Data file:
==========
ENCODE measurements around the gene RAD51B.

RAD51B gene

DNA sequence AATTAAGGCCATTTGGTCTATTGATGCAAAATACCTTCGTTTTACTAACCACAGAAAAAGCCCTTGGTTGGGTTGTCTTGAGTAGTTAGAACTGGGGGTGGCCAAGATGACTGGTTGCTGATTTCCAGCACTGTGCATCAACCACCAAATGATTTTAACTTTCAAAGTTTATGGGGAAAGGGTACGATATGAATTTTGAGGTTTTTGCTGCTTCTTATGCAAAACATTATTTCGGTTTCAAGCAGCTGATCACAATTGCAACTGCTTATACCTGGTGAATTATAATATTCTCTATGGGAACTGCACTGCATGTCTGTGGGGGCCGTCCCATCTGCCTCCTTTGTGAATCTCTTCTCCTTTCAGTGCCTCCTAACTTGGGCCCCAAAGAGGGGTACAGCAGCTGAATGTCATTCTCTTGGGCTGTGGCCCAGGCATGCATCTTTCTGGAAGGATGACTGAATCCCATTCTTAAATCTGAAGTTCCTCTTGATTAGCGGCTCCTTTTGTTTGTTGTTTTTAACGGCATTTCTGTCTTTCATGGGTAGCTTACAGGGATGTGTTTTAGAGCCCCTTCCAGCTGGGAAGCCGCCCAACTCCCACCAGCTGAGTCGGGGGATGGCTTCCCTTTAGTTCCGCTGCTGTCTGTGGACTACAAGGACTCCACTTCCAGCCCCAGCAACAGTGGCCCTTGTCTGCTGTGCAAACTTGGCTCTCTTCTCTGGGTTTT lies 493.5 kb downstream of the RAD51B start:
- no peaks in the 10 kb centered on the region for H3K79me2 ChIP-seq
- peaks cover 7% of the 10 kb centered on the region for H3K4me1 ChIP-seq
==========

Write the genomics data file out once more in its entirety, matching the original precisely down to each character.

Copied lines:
ENCODE measurements around the gene RAD51B.

RAD51B gene

DNA sequence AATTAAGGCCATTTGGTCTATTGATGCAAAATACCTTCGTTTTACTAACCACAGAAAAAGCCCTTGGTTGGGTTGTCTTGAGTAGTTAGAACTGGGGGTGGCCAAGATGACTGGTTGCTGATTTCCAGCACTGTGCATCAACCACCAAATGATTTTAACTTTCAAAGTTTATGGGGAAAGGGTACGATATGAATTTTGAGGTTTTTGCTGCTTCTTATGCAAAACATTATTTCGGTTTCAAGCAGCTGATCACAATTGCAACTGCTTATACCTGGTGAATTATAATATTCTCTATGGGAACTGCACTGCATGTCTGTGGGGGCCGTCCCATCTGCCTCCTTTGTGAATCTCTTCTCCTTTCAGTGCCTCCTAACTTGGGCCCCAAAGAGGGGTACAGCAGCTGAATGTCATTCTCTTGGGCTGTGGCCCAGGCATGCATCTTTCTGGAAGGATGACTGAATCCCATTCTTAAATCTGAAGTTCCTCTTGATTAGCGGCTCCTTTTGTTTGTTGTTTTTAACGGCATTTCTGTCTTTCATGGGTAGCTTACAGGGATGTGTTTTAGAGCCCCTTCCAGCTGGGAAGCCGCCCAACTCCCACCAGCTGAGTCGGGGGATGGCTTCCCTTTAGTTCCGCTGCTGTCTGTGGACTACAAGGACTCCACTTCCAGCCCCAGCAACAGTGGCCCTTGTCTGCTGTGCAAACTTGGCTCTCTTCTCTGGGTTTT lies 493.5 kb downstream of the RAD51B start:
- no peaks in the 10 kb centered on the region for H3K79me2 ChIP-seq
- peaks cover 7% of the 10 kb centered on the region for H3K4me1 ChIP-seq